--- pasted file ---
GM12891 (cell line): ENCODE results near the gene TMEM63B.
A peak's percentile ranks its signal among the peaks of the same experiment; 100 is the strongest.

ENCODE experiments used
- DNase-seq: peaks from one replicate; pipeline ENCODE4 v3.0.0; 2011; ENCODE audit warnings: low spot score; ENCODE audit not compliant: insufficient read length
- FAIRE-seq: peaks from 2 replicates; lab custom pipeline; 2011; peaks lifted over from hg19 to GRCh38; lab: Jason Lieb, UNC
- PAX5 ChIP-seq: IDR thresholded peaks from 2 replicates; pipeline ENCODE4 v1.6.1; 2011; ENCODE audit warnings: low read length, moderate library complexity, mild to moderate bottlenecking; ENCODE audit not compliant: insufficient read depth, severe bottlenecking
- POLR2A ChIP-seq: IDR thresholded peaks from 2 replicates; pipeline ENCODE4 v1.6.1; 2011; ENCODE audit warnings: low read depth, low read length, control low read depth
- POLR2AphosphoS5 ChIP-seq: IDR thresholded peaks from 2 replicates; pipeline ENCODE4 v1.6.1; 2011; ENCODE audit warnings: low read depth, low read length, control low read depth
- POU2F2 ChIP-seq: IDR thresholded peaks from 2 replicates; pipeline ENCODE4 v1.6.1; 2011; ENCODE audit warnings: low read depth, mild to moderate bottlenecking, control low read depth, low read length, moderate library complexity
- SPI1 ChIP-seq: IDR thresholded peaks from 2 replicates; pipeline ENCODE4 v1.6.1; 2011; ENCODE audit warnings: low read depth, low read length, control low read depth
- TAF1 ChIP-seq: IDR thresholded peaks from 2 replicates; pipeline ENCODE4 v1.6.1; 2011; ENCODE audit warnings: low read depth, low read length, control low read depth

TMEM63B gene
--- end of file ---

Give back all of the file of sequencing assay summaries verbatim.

GM12891 (cell line): ENCODE results near the gene TMEM63B.
A peak's percentile ranks its signal among the peaks of the same experiment; 100 is the strongest.

ENCODE experiments used
- DNase-seq: peaks from one replicate; pipeline ENCODE4 v3.0.0; 2011; ENCODE audit warnings: low spot score; ENCODE audit not compliant: insufficient read length
- FAIRE-seq: peaks from 2 replicates; lab custom pipeline; 2011; peaks lifted over from hg19 to GRCh38; lab: Jason Lieb, UNC
- PAX5 ChIP-seq: IDR thresholded peaks from 2 replicates; pipeline ENCODE4 v1.6.1; 2011; ENCODE audit warnings: low read length, moderate library complexity, mild to moderate bottlenecking; ENCODE audit not compliant: insufficient read depth, severe bottlenecking
- POLR2A ChIP-seq: IDR thresholded peaks from 2 replicates; pipeline ENCODE4 v1.6.1; 2011; ENCODE audit warnings: low read depth, low read length, control low read depth
- POLR2AphosphoS5 ChIP-seq: IDR thresholded peaks from 2 replicates; pipeline ENCODE4 v1.6.1; 2011; ENCODE audit warnings: low read depth, low read length, control low read depth
- POU2F2 ChIP-seq: IDR thresholded peaks from 2 replicates; pipeline ENCODE4 v1.6.1; 2011; ENCODE audit warnings: low read depth, mild to moderate bottlenecking, control low read depth, low read length, moderate library complexity
- SPI1 ChIP-seq: IDR thresholded peaks from 2 replicates; pipeline ENCODE4 v1.6.1; 2011; ENCODE audit warnings: low read depth, low read length, control low read depth
- TAF1 ChIP-seq: IDR thresholded peaks from 2 replicates; pipeline ENCODE4 v1.6.1; 2011; ENCODE audit warnings: low read depth, low read length, control low read depth

TMEM63B gene